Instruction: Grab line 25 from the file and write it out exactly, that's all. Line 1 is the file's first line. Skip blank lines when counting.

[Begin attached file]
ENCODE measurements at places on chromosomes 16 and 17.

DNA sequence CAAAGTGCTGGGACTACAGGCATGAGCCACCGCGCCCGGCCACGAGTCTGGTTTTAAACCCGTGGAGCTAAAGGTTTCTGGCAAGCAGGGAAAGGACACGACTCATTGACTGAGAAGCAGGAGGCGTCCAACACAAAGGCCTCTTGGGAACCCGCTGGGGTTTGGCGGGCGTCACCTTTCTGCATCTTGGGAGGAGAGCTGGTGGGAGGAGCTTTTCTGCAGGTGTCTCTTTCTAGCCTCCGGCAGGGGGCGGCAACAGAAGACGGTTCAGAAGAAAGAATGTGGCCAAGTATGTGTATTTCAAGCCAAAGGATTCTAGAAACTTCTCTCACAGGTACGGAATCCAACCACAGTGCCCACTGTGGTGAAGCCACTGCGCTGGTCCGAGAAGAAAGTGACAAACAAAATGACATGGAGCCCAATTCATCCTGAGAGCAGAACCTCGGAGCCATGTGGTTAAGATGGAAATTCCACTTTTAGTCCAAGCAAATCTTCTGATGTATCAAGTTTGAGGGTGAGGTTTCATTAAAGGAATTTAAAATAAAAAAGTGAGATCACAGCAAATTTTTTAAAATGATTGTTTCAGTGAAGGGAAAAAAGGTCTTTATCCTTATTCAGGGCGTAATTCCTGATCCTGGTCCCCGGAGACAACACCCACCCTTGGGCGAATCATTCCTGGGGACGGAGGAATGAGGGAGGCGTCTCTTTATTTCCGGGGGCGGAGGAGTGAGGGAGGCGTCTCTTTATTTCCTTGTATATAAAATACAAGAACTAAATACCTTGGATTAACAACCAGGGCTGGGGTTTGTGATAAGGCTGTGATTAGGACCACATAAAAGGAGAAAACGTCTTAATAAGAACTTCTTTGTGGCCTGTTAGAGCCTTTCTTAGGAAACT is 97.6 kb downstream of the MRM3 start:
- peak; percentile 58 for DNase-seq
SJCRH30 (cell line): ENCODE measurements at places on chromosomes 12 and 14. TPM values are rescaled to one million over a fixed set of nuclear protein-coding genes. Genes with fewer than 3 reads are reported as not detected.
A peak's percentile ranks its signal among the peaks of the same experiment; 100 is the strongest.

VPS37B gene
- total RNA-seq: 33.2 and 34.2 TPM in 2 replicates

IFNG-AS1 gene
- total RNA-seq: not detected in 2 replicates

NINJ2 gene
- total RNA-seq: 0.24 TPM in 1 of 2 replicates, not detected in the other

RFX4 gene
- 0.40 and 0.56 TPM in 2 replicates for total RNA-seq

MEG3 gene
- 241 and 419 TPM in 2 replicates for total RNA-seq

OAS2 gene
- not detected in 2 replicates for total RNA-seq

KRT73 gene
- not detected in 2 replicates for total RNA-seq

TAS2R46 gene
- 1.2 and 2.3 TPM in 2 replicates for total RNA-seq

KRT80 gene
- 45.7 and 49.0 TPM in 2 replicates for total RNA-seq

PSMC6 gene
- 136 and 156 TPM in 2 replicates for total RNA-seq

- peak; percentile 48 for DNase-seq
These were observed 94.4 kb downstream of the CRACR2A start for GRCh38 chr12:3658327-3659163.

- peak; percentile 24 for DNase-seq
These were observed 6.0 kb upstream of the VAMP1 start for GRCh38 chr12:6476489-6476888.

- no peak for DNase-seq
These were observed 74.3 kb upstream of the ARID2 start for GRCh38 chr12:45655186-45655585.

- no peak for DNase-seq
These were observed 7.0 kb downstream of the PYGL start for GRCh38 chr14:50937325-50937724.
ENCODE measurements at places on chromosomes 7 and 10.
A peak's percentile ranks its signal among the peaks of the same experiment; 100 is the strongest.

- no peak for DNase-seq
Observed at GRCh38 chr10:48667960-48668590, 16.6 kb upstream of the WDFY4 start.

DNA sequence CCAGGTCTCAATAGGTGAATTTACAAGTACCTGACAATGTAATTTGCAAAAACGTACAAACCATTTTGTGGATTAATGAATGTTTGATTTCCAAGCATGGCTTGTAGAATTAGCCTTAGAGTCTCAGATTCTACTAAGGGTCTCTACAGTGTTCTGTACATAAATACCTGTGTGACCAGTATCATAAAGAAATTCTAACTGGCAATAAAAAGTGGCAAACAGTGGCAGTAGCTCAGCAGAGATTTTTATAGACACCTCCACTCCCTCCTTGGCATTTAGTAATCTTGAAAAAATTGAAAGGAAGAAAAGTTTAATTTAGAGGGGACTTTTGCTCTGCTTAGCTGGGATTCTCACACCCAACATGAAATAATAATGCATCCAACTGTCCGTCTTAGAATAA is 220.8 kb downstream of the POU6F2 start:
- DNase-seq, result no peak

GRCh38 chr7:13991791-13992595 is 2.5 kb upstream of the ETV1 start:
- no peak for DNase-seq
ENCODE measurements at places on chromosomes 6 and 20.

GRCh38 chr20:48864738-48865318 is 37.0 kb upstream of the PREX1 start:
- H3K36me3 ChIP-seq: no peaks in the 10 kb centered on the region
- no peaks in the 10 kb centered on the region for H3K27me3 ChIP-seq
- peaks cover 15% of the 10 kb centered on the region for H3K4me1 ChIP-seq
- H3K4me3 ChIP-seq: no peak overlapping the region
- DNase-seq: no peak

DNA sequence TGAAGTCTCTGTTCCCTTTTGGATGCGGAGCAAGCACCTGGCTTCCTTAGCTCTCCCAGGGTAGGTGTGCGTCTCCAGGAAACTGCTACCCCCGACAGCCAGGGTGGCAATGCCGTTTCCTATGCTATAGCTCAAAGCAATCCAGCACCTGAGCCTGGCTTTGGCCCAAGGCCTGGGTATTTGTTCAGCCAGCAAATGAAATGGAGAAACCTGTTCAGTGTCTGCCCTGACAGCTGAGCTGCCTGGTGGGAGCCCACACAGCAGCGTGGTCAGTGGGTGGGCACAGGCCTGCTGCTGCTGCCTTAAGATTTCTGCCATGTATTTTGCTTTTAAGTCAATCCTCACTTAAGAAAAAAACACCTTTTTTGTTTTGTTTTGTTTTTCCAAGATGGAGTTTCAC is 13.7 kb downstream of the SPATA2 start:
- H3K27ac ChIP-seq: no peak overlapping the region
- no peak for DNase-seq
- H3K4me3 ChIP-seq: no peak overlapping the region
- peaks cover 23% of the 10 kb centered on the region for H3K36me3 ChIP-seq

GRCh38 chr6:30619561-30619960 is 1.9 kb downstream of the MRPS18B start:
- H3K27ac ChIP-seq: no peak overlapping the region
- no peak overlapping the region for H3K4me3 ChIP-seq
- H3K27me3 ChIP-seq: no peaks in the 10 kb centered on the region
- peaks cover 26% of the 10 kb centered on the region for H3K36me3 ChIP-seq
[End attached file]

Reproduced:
- 136 and 156 TPM in 2 replicates for total RNA-seq